Ending what is arguably the last bastion of advertising-free content online, RemarQ Communities Inc. is set to begin selling keywords in discussion groups.
The three-year-old San Jose, CA, provider of Internet discussion services to more than 1,000 ISPs and Web sites will launch Midstream Marketing on Aug. 23, a program that lets advertisers buy keywords within any combination of RemarQ's 30,000 discussion groups sourced from Usenet.
Under the plan, a keyword bought by an advertiser will be highlighted in blue if it's mentioned in a message posted on a discussion. A click-through leads to the advertiser's Web site. There is no ad next to the word or obtrusive commercial message.
“Banners clearly offer more room to present an advertising message,” said Phil Carpenter, director of corporate marketing at RemarQ. “But the keyword links that our advertisers can purchase through the Midstream Marketing program give them the opportunity to inject links to their sites directly into the transcript of a relevant Web discussion.”
Discussions comprise messages that enthusiasts post on subject-specific sections of Web sites on topics that can range from travel and computers to personal investing and automotive. These messages are not posted in real time, in contrast to chats that take place in an immediate or live environment.
The advent of keyword sales in online discussion groups doesn't surprise Lisa Allen, senior analyst of new media at Forrester Research, Cambridge, MA. Everyone is trying to make money on Web traffic in general, and community traffic in particular, she said.
“Community traffic has been both attractive and problematic,” Allen said. “It's attractive in that you get enthusiasts in niche areas, but it's problematic in that advertisers have been skittish about advertising in areas with little control.”
For example, advertisers' keywords could show up in a debate of which they want no part.
“That having been said,” she added, “the idea of being able to pinpoint an ad in a very narrow context is attractive and I certainly think it's worth for advertisers to try.”
The program, whose pricing structure RemarQ wouldn't disclose, will be offered in a variety of discussion-group packages and as a supplementary ad buy to flank an advertiser's banner ad campaign.
“We're pursuing two sets of customers: distribution partners and portals like Lycos, to whom we provide discussion groups, and going out and building traffic for ourselves,” Carpenter said. “[Also] we're targeting those advertisers and agencies that are known for experimenting with emerging advertising forms. We're hoping to attract advertisers in a wide range of categories.”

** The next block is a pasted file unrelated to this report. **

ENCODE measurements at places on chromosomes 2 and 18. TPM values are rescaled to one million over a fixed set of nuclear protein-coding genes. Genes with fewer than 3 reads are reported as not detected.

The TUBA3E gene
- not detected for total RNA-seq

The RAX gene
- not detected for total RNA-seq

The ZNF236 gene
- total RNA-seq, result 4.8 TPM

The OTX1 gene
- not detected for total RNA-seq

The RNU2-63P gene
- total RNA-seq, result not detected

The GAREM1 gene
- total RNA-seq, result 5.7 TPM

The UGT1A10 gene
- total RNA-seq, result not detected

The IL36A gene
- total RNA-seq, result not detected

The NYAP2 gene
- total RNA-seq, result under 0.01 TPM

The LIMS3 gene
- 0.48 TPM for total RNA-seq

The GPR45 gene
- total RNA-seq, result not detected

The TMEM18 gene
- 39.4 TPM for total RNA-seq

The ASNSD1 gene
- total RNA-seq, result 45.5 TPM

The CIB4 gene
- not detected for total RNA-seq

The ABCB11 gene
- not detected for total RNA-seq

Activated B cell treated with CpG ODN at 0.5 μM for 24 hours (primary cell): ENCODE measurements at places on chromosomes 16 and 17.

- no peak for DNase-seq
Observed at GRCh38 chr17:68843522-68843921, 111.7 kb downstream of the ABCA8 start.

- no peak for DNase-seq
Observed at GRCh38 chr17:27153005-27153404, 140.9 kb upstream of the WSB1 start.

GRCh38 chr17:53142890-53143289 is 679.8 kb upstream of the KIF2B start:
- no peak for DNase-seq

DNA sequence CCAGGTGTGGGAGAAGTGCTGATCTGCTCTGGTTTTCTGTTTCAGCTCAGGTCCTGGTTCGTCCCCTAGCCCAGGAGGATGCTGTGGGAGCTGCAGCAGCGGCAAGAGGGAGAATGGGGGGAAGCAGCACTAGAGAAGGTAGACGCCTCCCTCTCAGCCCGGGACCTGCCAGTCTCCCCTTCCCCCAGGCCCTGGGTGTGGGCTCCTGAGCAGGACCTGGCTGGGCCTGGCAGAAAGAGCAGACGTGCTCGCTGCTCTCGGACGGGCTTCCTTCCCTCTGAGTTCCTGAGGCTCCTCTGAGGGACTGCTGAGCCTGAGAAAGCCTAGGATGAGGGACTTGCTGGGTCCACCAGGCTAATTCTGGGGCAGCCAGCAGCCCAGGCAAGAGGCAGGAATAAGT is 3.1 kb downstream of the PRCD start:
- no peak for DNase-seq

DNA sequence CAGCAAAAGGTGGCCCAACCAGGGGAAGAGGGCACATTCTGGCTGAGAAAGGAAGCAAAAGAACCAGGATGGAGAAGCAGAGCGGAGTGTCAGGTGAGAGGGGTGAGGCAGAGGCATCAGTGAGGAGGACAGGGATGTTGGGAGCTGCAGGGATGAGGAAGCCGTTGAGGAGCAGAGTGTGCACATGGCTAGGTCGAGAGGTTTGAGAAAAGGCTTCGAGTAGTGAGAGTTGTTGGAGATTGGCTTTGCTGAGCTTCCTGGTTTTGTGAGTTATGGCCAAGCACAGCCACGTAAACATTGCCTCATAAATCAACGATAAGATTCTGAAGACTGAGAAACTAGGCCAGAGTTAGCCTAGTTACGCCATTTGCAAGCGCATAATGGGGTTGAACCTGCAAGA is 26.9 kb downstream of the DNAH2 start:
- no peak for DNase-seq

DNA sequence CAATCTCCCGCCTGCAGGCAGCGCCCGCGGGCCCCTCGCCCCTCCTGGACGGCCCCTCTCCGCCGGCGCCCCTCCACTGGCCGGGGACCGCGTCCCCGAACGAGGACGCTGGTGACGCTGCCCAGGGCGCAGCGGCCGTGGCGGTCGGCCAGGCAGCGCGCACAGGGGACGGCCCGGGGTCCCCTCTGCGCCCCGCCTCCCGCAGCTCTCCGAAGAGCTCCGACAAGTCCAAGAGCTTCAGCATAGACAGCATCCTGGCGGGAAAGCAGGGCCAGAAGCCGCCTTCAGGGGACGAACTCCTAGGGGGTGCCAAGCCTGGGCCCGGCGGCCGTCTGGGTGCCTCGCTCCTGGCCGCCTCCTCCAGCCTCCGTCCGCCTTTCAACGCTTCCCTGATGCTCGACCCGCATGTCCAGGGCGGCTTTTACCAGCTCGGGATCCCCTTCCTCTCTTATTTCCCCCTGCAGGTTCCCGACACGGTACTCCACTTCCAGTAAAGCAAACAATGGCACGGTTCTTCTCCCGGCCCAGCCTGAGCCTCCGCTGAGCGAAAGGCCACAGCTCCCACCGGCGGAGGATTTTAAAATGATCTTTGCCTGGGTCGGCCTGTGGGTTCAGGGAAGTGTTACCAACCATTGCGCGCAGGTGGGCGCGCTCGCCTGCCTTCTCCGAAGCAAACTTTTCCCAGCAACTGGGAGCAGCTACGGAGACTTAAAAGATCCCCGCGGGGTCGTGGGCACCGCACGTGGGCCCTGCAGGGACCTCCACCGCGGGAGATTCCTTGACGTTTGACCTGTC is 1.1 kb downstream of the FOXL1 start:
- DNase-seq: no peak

RemarQ has embarked on an awareness ad campaign that targets people interested in cars, computers and travel. San Francisco shop SF Interactive late last month was named to handle online advertising, media buying and planning, measurement and direct e-mail programs. Radio sponsorships and trade show participation are also part of the effort.
Among the charter advertisers is hosting services provider AboveNet Communications Inc., San Jose, which for three months has the rights to “Internet backbone”, “colocation”, and “Web hosting” in the computer and Internet categories. Also, Microsoft Corp.'s Expedia division is beta testing the program.
RemarQ is optimistic that insertion of links in discussions won't alienate or antagonize users who fear the invasion of privacy or unwanted commercial intrusion.
“We think this will offer users an added utility in a non-intrusive way and do not anticipate negative feedback from our viewers,” Carpenter said. “As the program rolls out, we'll listen to feedback from our users and make modifications, if necessary.”
But Forrester's Allen wasn't so quick to dismiss this concern.
“Community users are a particular kind of online animal,” Allen said. “They're very concerned about online netiquette and preserving and cultivating their space. They may be a little concerned about “Big Brother” reading what they're writing, even though there isn't a person who's there personally reading and inserting the links.”
Joshua Sinel, CEO of Blue Barn Interactive agrees. His New York company offers turnkey solutions for community building and manages chats for the online properties of IBM Corp., Children's Television Workshop, Arts & Entertainment Television, and MarthaStewart.com, among others.
“On an exposure level for advertisers, it sounds really neat,” Sinel said. “However, looking at it from a member experience standpoint, which is what communities have to keep an eye on, I'm not sure how [discussion group] members are going to react to their words being turned into advertisements for other products.”